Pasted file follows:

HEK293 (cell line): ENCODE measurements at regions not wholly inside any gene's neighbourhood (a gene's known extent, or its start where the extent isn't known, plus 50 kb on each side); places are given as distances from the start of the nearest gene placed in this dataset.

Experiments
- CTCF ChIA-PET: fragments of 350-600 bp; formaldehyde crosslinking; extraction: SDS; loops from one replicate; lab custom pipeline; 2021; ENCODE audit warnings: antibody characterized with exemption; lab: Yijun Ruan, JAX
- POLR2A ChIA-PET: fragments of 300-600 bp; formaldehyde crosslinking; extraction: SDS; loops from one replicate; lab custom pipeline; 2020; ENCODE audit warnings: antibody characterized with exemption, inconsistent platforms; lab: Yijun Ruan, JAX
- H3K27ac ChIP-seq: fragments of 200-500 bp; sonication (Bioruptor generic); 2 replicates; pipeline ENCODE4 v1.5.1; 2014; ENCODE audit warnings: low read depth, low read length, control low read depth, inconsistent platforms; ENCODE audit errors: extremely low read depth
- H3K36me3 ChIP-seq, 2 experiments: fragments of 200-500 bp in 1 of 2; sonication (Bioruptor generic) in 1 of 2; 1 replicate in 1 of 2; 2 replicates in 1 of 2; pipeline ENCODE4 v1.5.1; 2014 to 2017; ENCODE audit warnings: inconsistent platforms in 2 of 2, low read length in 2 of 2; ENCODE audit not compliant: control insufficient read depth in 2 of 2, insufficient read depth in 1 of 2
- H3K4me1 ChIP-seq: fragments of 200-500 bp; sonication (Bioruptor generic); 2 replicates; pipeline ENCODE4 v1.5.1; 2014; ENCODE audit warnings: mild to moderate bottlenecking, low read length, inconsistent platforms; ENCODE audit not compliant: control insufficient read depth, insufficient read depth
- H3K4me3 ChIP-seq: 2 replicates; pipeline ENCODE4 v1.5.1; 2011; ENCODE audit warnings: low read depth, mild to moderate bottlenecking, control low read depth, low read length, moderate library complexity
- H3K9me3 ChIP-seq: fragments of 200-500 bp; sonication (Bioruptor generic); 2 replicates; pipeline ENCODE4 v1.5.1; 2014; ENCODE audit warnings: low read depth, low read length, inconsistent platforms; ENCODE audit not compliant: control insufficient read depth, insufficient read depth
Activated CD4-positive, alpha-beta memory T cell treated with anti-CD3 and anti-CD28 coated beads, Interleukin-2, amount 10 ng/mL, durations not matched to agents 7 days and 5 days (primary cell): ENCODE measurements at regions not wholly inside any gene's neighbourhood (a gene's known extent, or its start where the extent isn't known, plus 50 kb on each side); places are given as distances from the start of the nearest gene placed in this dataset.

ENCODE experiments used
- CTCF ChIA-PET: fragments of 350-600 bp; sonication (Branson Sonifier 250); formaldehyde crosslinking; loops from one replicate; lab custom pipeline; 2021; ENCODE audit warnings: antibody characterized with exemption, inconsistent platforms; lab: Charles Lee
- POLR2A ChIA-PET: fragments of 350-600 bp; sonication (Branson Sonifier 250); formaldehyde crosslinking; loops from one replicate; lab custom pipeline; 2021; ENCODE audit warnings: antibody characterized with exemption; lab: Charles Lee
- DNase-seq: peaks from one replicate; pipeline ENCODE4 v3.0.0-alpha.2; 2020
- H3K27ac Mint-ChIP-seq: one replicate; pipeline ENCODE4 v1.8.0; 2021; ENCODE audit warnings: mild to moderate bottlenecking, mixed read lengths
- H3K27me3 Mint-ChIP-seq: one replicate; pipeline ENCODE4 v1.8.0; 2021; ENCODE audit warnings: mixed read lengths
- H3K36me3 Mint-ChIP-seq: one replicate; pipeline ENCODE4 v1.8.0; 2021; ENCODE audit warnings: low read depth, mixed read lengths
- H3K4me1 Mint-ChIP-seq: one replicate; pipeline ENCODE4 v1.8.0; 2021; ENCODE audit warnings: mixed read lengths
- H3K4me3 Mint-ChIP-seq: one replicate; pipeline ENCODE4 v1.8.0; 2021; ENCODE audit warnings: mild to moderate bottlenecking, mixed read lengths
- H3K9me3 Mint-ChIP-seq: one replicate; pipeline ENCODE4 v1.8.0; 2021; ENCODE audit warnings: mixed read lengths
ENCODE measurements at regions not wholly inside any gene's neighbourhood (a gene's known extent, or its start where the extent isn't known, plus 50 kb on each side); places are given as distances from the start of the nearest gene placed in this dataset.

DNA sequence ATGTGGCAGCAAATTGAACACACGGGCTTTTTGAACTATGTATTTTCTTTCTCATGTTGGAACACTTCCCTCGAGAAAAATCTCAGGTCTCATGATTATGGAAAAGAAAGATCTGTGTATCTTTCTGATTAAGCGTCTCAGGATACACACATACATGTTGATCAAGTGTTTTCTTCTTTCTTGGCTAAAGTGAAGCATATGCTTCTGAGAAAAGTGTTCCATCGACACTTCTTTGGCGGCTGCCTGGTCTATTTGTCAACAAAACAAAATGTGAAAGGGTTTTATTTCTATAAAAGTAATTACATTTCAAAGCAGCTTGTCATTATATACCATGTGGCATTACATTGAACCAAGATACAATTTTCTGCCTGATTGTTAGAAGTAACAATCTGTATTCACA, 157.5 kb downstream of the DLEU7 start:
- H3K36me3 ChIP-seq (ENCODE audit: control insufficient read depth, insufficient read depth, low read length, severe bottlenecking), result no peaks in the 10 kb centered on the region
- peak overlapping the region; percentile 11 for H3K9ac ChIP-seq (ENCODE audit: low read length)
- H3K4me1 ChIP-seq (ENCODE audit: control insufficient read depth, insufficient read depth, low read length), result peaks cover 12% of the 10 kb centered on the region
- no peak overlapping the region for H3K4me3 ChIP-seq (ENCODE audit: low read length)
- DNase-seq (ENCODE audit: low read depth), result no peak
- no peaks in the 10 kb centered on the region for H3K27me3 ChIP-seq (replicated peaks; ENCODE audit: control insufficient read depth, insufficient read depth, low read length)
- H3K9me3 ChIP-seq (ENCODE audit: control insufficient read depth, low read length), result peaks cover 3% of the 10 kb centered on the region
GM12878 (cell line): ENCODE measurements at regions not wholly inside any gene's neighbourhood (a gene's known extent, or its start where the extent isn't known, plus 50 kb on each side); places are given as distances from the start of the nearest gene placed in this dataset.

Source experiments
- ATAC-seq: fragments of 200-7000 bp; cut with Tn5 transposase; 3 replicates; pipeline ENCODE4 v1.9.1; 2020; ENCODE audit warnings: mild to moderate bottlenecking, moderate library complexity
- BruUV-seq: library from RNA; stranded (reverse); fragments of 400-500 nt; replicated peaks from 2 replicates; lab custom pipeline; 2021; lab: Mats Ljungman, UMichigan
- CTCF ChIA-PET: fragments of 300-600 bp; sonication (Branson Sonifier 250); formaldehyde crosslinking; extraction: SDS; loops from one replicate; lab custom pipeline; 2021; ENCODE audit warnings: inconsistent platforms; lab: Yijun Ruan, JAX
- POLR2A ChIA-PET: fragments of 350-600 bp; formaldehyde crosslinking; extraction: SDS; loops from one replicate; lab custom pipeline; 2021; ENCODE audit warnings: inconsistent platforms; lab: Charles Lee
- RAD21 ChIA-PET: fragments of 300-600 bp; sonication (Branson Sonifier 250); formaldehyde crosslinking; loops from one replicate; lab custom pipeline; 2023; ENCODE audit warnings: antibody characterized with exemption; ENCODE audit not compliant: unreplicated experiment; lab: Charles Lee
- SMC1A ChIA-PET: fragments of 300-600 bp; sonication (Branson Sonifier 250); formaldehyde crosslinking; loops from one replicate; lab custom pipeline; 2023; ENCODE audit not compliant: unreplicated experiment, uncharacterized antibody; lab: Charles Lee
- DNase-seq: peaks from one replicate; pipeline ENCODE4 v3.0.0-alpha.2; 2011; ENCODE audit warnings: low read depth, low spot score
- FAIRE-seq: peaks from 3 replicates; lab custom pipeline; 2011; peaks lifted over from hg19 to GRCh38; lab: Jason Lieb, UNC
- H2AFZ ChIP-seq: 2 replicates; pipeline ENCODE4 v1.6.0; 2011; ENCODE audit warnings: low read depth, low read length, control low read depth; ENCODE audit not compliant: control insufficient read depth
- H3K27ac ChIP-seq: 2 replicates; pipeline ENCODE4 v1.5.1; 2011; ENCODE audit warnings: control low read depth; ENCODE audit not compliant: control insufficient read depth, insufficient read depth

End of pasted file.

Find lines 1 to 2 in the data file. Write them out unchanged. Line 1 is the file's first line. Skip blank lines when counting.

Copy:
HEK293 (cell line): ENCODE measurements at regions not wholly inside any gene's neighbourhood (a gene's known extent, or its start where the extent isn't known, plus 50 kb on each side); places are given as distances from the start of the nearest gene placed in this dataset.

Experiments